Eating through Sicily: What to eat on your next Sicilian trip from Cannoli to Panelle
Eating through Sicily: What to eat on your next Sicilian trip from Cannoli to Panelle
Posted on
February 19, 2024
achilleas petris

Italy's biggest island, Sicily, has a rich and diverse cuisine, much like its geography and culture. Situated at the crossroads of the Mediterranean, Sicily has been shaped by centuries of foreign rule and trade, resulting in a unique blend of flavors, ingredients, and cooking techniques, making it a culinary destination from professional chefs and kitchen connoisseurs to curious foodies and cultural junkies. 

Read on and discover some of Sicily's most prized desserts, dishes, street food, and treats. 

Granita & Brioche 

The further south you go in Italy, the sweeter the breakfast becomes, and the Sicilians have mastered the art of dessert for breakfast. Sicilian granita can be traced to the Arab influence during the Middle Ages; not much has changed since then. This frozen dessert is made from sugar, water, and various flavorings like fruits, nuts, and herbs. It has a texture unlike gelato or shaved ice, and some of its more popular flavors include lemon, pistachio, and almond. Granita is often served with a dollop of whipped cream or alongside a sweet pastry like brioche for an early morning treat. 


Not to be confused with Rome’s supplì, arancine may be the most recognizable Sicilian street food. These golden, crispy, and mounded rice balls are filled with savory ingredients, from ragù, cheese, and peas to ham and mozzarella, then quickly fried. Across the island, expect to find a variety of shapes and flavors depending on the city, but our love for all arrancine remains the same. 


Sicilian cannoli are one of the most iconic and beloved desserts in Sicilian cuisine. These delicious pastries consist of crispy, fried pastry shells (cannoli shells) filled with a sweet and creamy ricotta-based filling. The filling for Sicilian cannoli is typically made with fresh ricotta cheese, powdered sugar, and sometimes vanilla extract or citrus zest for flavor. The ricotta mixture is whipped until smooth and creamy before being piped into the cooled cannoli shells.

Once filled, Sicilian cannoli are often garnished with chopped pistachios, candied citrus peel, or chocolate chips. They are usually filled and served fresh, as the crispy shells can become soggy if filled too far in advance.

Pasta alla Norma 

Sicilian food doesn’t end at desserts and quick bites; there is an entire world of decadent dishes and main courses that await our taste buds. Pasta alla Norma is hands down a classic if you don’t know where to begin. Originating in Catania, this dish is a celebration of Sicilian flavors, including pasta tossed with tomato sauce, fried eggplant, grated ricotta cheese, and fresh basil. The key to this dish is selecting quality ingredients, so make sure to do your research before sitting down at any ordinary trattoria.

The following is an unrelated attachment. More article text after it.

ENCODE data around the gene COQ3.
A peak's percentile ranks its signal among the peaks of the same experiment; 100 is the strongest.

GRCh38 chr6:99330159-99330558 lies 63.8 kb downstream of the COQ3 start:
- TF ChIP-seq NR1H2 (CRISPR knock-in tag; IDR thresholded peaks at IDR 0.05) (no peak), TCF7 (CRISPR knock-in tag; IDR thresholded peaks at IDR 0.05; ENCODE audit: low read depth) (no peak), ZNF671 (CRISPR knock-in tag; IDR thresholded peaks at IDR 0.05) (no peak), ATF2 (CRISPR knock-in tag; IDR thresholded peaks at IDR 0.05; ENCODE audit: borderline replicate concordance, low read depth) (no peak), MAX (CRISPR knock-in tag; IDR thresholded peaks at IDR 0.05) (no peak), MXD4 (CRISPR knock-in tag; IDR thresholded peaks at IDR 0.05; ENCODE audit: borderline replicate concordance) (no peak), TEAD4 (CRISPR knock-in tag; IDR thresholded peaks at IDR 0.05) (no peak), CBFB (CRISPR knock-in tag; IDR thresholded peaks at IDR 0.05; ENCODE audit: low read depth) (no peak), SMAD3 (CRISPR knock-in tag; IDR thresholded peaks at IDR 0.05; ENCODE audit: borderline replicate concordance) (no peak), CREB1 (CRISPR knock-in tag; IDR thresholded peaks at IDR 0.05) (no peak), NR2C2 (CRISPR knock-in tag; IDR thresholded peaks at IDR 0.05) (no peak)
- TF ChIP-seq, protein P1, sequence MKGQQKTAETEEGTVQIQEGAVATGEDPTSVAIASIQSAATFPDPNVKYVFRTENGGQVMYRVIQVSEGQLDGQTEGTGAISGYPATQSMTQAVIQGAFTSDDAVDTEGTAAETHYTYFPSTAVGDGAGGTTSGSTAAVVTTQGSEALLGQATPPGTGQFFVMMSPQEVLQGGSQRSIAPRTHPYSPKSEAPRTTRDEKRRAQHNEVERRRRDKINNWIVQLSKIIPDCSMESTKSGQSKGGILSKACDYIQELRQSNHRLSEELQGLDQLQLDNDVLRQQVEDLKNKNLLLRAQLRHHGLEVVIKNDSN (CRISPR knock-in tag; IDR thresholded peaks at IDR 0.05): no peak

Panelle is another traditional Sicilian dish, particularly popular in Palermo. These thin, crispy chickpea fritters are often served as a quick street food snack or appetizer  and  are typically enjoyed hot and crispy, either alone or in a sandwich. One popular way to eat panelle is in a "pane e panelle" sandwich, where the chickpea fritters are sandwiched between two slices of soft bread, often with a squeeze of lemon juice or a sprinkle of salt, leaving you full and delighted. 


In the land of ricotta, cassata takes the crown. This traditional cake-like dessert is rich, creamy, and beautifully decorated and colored, not to mention. It consists of sponge cake soaked in liqueur or fruit juice, layered with sweetened ricotta cheese, and often studded with candied fruits, chocolate, and nuts. The dessert is then covered with a layer of marzipan or icing and sometimes adorned with intricate decorations or additional candied fruits. Cassata is typically bought and served for special occasions, including Christmas, Easter, birthdays, and Sunday lunch. 


Sicily's version of pizza is much different than a thick-crusted Neapolitan pie and thin and crunchy Roman pizza by the slice. Originating from Palermo, sfincione features a thick and spongy crust topped with a tomato-based sauce that is slightly sweetened and seasoned with onions, anchovies, and oregano. Unlike traditional pizza, sfincione doesn't typically include cheese, although some variations may include a sprinkling of grated caciocavallo or pecorino cheese. Sfincione is often baked in a rectangular or square pan, resulting in a thick, hearty pizza perfect for sharing.

Paste di Mandorle 

Like ricotta and pistachios, almonds are another abundant crop that grows throughout the island. Paste di Mandorle almond cookies are made by combining simple ingredients, including almonds, sugar, and egg whites, creating a delicious treat that is soft, chewy, and rich in almond flavor. Often dusted with powdered sugar after baking and cooling, these simple cookies are often served alongside an afternoon espresso or after dinner with dessert wines. 

Pasta al Pistacchio 

One of my favorite sweet flavors to reach for is pistachio, from gelato to flavored cream in my morning cornetto. But what about a savory twist on this beloved nut? Sicily is renowned for its high-quality pistachios, considered some of the best in the world, so incorporating this nut into recipes doesn’t stop at desserts. Pasta with pistachio sauce is a delightful and flavorful dish from Sicily. This dish typically features a creamy and rich sauce made with ground pistachios, creating a luxurious and nutty flavor profile. The sauce is usually seasoned with salt, pepper, lemon juice, or zest to brighten the flavors and add a tropical touch. 

Explore more of our lifestyle blogs here.

Words by Gabriela R. Proietti

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